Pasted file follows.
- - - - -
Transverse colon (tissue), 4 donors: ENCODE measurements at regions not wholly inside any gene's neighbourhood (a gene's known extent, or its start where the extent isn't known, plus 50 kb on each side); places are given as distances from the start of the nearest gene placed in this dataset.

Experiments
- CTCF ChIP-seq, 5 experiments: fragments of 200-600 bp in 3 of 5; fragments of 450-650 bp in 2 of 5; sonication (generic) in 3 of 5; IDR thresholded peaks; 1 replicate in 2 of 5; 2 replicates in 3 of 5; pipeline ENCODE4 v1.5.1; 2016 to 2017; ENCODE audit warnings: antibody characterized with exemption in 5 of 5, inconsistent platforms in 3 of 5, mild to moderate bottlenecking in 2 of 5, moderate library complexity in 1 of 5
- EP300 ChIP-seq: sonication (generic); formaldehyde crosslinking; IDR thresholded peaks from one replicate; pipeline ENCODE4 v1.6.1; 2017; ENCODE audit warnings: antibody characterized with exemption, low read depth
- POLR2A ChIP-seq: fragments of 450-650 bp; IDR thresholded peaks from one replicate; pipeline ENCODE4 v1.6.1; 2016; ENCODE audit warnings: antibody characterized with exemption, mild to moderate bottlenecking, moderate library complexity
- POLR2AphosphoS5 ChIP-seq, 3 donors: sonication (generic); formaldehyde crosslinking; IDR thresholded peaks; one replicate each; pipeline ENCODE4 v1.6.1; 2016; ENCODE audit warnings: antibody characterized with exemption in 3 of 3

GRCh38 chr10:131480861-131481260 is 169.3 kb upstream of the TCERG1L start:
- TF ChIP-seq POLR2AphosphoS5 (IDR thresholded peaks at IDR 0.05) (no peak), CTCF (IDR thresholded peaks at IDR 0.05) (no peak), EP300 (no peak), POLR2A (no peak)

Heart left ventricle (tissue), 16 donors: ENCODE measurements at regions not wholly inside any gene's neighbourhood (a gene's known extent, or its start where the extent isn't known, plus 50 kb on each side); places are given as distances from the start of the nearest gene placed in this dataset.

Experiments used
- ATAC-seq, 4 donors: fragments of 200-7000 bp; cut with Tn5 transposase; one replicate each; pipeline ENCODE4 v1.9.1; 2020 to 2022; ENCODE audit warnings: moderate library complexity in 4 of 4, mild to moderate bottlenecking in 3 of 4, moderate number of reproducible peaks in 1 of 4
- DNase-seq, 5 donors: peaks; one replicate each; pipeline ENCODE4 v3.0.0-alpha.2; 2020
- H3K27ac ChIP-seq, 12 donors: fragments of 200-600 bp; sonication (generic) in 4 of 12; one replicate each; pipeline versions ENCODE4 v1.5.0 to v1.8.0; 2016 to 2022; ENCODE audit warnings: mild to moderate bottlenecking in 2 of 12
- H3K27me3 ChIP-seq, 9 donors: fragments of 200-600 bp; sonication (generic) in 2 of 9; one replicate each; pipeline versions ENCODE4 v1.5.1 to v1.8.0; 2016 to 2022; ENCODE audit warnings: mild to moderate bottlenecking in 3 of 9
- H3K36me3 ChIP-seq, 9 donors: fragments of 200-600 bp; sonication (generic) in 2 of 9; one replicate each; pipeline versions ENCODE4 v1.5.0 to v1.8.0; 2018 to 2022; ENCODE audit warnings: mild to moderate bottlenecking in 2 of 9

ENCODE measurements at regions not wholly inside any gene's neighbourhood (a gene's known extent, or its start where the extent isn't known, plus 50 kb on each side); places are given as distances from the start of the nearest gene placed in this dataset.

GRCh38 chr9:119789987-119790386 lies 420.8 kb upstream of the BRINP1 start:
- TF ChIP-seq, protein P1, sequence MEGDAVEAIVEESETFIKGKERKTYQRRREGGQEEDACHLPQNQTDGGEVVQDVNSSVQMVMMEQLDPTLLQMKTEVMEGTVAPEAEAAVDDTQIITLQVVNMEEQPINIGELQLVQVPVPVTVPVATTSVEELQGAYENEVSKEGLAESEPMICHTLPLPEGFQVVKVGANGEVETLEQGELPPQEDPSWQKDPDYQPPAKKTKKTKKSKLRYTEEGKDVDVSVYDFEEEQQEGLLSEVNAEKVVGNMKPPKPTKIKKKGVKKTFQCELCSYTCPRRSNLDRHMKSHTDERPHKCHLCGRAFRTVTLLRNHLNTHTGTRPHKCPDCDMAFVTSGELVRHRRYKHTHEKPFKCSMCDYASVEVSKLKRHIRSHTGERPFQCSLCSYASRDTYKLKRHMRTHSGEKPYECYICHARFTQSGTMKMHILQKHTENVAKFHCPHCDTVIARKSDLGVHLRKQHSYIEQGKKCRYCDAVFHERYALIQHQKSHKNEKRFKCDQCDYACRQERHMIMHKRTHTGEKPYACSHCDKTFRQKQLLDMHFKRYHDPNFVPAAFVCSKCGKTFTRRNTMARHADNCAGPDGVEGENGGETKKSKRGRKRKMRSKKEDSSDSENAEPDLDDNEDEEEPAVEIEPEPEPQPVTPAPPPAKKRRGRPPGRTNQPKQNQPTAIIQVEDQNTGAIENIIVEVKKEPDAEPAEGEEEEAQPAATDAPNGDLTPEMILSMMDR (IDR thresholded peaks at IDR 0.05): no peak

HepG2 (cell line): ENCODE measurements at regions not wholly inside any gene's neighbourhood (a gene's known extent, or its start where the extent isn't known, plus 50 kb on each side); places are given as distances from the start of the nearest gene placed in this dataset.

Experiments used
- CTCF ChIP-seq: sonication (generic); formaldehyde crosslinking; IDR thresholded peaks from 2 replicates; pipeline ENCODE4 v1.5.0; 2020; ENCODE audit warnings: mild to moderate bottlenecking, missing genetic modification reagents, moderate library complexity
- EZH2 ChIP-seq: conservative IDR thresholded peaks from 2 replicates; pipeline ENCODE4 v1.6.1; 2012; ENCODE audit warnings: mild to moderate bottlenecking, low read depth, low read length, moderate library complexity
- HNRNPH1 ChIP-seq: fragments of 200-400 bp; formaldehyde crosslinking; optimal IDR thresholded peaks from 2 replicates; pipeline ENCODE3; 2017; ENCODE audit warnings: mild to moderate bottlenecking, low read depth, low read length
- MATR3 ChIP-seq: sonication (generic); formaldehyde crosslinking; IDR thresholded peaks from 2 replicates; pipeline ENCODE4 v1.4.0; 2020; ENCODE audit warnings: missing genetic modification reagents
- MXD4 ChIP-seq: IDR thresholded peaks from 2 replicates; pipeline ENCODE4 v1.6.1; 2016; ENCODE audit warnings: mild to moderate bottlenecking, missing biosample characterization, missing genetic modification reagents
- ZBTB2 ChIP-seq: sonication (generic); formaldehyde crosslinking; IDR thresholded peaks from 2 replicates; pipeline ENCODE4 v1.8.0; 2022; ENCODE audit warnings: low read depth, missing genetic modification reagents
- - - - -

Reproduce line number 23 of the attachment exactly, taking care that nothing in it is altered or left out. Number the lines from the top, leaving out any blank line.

- HNRNPH1 ChIP-seq: fragments of 200-400 bp; formaldehyde crosslinking; optimal IDR thresholded peaks from 2 replicates; pipeline ENCODE3; 2017; ENCODE audit warnings: mild to moderate bottlenecking, low read depth, low read length